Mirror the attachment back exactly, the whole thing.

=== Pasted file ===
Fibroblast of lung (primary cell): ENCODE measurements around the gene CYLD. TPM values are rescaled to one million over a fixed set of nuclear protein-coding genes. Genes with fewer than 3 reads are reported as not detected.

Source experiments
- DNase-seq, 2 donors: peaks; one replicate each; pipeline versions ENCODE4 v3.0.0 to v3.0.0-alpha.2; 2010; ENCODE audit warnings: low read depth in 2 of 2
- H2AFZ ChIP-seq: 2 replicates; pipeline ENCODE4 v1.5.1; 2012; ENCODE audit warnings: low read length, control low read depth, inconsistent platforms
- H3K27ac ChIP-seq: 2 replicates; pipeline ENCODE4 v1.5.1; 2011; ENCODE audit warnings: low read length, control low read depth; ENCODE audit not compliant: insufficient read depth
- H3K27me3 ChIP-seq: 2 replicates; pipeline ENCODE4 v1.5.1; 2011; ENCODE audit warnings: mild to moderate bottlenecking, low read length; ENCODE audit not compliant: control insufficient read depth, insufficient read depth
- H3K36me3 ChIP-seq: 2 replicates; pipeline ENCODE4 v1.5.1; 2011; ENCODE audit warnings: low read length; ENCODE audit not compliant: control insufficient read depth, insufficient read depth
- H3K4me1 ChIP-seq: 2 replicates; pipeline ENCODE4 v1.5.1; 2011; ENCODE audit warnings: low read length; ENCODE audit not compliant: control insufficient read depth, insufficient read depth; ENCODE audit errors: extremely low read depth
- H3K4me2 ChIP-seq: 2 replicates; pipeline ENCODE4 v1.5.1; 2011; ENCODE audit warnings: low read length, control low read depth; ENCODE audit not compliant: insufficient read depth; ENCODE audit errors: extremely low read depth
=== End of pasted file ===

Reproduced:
Fibroblast of lung (primary cell): ENCODE measurements around the gene CYLD. TPM values are rescaled to one million over a fixed set of nuclear protein-coding genes. Genes with fewer than 3 reads are reported as not detected.

Source experiments
- DNase-seq, 2 donors: peaks; one replicate each; pipeline versions ENCODE4 v3.0.0 to v3.0.0-alpha.2; 2010; ENCODE audit warnings: low read depth in 2 of 2
- H2AFZ ChIP-seq: 2 replicates; pipeline ENCODE4 v1.5.1; 2012; ENCODE audit warnings: low read length, control low read depth, inconsistent platforms
- H3K27ac ChIP-seq: 2 replicates; pipeline ENCODE4 v1.5.1; 2011; ENCODE audit warnings: low read length, control low read depth; ENCODE audit not compliant: insufficient read depth
- H3K27me3 ChIP-seq: 2 replicates; pipeline ENCODE4 v1.5.1; 2011; ENCODE audit warnings: mild to moderate bottlenecking, low read length; ENCODE audit not compliant: control insufficient read depth, insufficient read depth
- H3K36me3 ChIP-seq: 2 replicates; pipeline ENCODE4 v1.5.1; 2011; ENCODE audit warnings: low read length; ENCODE audit not compliant: control insufficient read depth, insufficient read depth
- H3K4me1 ChIP-seq: 2 replicates; pipeline ENCODE4 v1.5.1; 2011; ENCODE audit warnings: low read length; ENCODE audit not compliant: control insufficient read depth, insufficient read depth; ENCODE audit errors: extremely low read depth
- H3K4me2 ChIP-seq: 2 replicates; pipeline ENCODE4 v1.5.1; 2011; ENCODE audit warnings: low read length, control low read depth; ENCODE audit not compliant: insufficient read depth; ENCODE audit errors: extremely low read depth